The historical voting patterns also held up in District 2, which includes Fairview, Black Mountain and Weaverville. In 2008, the more evenly divided electorate there narrowly favored McCain for president but Democrat Bev Perdue for governor. This year, the district seems poised to send Republican Mike Fryar (19,993 votes) and Democrat Ellen Frost (19,904) to the Board of Commissioners.
And this year’s successful Republican candidates say the new system played a key role in their victories but wasn’t the whole story. Sabo agrees, saying ultimately, "It still comes down to the candidates and their ability to mobilize supporters."
"I think, with atrocious candidates, they wouldn't have won. They had candidates who ran hard," he maintains. The new system created an opportunity, and "They took advantage of that.”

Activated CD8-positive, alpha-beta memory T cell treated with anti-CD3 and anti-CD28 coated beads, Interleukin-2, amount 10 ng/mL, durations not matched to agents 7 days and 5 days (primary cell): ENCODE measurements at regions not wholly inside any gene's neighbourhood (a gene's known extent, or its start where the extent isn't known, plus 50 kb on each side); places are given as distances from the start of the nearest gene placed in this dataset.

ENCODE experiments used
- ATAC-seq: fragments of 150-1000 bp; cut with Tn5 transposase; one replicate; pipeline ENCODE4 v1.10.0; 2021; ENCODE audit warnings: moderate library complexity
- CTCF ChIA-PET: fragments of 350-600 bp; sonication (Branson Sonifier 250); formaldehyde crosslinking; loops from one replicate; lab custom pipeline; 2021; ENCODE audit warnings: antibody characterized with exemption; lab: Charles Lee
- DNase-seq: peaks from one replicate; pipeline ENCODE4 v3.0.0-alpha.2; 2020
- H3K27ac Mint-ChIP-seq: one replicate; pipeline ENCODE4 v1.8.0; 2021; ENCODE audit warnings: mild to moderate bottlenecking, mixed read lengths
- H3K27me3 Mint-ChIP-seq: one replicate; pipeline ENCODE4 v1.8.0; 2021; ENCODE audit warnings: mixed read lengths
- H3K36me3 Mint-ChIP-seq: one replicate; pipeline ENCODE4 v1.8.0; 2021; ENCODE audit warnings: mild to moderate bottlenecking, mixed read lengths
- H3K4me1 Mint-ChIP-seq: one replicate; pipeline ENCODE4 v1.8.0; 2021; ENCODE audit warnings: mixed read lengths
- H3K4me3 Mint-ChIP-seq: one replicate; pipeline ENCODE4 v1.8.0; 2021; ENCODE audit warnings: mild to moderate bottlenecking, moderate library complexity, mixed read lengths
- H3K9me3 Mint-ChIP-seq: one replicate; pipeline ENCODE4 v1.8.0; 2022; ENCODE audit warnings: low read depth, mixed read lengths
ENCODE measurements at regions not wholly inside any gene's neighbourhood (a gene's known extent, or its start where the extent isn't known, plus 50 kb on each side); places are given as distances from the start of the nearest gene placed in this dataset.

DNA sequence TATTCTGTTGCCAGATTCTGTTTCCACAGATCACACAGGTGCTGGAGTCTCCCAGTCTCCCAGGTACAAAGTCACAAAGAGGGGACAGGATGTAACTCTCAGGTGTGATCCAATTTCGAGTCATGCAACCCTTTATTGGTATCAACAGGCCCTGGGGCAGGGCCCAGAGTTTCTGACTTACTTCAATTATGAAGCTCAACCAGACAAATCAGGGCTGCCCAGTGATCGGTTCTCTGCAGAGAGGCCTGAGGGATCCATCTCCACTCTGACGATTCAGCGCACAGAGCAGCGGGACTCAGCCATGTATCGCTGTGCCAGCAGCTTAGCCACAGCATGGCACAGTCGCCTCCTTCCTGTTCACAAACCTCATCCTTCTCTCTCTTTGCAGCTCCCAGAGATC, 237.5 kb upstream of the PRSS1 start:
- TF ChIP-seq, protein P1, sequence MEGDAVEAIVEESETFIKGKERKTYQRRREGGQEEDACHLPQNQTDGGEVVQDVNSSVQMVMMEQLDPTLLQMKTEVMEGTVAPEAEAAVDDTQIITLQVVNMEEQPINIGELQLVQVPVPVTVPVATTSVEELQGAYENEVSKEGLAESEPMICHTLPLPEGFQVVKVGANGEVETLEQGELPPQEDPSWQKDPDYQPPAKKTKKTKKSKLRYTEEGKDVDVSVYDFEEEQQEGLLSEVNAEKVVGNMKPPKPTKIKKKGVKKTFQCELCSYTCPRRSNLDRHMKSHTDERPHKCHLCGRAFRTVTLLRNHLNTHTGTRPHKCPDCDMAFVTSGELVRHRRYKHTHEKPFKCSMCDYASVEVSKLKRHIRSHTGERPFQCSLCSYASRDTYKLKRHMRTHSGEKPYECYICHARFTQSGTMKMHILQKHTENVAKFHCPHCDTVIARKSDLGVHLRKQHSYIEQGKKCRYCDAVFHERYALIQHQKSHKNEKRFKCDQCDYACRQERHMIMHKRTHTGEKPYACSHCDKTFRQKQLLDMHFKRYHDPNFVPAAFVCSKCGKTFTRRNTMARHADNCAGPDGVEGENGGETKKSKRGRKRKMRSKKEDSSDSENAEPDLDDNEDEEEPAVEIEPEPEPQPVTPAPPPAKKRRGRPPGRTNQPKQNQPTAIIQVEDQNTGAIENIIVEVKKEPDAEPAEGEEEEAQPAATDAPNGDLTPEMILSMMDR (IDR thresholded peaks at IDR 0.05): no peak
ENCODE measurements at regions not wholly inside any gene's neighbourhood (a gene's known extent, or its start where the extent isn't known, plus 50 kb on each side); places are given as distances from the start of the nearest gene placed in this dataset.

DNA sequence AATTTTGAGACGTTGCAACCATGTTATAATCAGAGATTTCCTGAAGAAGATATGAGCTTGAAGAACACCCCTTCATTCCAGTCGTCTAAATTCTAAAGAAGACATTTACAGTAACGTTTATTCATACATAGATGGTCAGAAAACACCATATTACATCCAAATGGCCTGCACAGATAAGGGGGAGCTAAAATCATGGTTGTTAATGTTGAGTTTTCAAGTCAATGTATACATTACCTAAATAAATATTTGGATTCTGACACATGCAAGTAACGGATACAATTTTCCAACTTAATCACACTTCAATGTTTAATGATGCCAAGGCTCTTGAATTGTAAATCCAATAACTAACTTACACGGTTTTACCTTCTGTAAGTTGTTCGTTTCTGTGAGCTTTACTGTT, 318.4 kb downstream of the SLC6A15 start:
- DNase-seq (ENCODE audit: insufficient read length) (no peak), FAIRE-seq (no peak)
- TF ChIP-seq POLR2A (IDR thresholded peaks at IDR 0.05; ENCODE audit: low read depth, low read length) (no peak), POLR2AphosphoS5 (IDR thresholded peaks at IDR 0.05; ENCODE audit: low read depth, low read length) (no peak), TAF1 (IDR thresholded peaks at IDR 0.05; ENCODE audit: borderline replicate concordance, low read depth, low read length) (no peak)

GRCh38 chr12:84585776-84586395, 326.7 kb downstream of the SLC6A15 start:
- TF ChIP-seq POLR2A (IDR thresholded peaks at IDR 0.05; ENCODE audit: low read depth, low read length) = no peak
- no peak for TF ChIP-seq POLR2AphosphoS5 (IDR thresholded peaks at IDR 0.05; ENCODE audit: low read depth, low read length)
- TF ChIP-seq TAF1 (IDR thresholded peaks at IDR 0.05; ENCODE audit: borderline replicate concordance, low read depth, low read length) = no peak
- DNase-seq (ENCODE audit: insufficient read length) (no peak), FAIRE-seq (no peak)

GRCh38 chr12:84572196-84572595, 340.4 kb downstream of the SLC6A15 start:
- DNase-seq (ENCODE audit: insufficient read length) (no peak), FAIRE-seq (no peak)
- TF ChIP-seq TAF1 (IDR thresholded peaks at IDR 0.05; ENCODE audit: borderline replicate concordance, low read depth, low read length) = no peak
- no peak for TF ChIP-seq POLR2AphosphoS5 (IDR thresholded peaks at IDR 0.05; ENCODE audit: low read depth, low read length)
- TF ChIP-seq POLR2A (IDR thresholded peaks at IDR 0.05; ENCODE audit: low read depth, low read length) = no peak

Helping them do so was a significantly more organized local Republican Party, with twice as many precinct captains as it had two years ago, an aggressive social media presence, more volunteers at the polls and better fundraising.
A conservative mandate?
On election night, Belcher quickly declared the results “a conservative mandate for the county.”
Asked for specifics, Belcher echoed his earlier calls for spending cuts and fiscal restraint. He also emphasized the need to give residents living outside of Asheville a stronger voice in county decision-making — one of the main reasons Moffitt gave last year for changing the system. (Moffitt did not respond to requests for comment for this article.)